By Sylvia Korwek
Ten years ago in San Francisco, during ATA’s 38th Annual Conference, the Spanish Language Division was born. A Happy Birthday is in order.
This year’s reunion and reception was marked by the usual exuberance, music, dancing, foodstuffs, and raffle prizes brought by members from lands near and far. There were flag labels to wear on our name badges and warm embraces for virtual friends—those unseen colleagues who keep in touch through the listserv and who are always ready to solve a translation dilemma and offer congrats or condolences. The listserv, Espalista, has proved an incredible translators’ home companion: a virtual community where you find friendship, support, and information—and woe befall you if you commit a mistranslation! You’ll be the object of funny but well-aimed criticism in the form of a virtual tomato. (One woman once received so many tomatoes she made virtual gazpacho.)
But it wasn’t always so. In the mid-nineties, and for several years in a row, the Board of Directors of ATA kept turning down the request for a Spanish Language Division. The reason they offered was that ATA already had too many divisions, and that they did not want to see the Association “fragmented.” It was a very hard excuse to accept, especially when your language group is the most numerous in ATA, and languages of much more limited diffusion, particularly those spoken in far fewer countries, had their own divisions to promote their interests and influence the quality of the offerings at ATA conferences.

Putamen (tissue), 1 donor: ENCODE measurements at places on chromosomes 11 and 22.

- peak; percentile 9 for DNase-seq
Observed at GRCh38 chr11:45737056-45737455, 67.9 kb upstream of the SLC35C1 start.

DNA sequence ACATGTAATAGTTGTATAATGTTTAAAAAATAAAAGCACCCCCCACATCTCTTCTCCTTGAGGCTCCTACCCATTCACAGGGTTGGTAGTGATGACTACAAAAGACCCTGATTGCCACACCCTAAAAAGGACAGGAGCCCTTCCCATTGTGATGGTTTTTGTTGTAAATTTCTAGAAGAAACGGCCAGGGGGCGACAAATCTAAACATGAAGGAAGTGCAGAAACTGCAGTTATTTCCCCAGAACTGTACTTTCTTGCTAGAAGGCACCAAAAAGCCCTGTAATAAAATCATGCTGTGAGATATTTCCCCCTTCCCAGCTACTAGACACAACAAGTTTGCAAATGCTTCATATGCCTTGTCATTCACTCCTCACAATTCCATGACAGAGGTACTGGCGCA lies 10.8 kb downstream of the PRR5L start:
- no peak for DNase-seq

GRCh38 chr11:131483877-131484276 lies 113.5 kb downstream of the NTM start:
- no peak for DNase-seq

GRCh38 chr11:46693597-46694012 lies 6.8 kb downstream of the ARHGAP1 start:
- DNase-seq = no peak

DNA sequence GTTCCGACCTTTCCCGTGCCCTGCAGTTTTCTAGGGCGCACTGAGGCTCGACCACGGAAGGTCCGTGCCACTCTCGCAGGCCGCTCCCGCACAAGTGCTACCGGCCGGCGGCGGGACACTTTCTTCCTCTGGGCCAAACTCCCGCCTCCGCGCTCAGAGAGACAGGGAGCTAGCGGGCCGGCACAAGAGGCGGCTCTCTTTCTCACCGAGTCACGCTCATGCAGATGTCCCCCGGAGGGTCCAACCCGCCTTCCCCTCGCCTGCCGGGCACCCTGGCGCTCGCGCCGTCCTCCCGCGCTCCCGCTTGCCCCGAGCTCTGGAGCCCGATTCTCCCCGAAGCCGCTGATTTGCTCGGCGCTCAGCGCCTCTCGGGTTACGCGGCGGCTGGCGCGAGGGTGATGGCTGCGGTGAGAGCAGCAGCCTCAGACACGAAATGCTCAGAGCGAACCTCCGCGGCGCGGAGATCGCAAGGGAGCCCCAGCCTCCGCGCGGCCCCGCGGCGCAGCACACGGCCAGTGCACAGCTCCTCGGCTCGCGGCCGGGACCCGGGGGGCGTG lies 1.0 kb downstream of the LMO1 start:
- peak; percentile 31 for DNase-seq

At the conferences, the Spanish contingent—despite being the largest present, and the one that most heavily contributed to the financial well-being of the Association—saw its presentations suffer from a lack of appropriately sized rooms. Chairs were insufficient and we often spilled out into the hallways. Without an elected governing body and a mechanism, it was impossible to make the needs of the group heard and met. We refused to give up, however, feeling we were being consigned to second-class status. The solution, of course, was to vote new blood into the ATA Board.
The winds of change really blew in fresh, fast, and innovative when Anne MacFarlane became president. Attitudes turned 180 degrees, and all at once multiple divisions-in-the-making were started, nurtured for a year, and launched. Today every member is urged to “find his or her home within the association” by joining a special-interest division—or to join many or even all divisions. Furthermore, the $15 fee has been waived. And no mass defections or fragmentation have taken place.
Today, with ATA membership having reached the ten-thousand mark, room assignments for large contingents at the conferences have improved noticeably!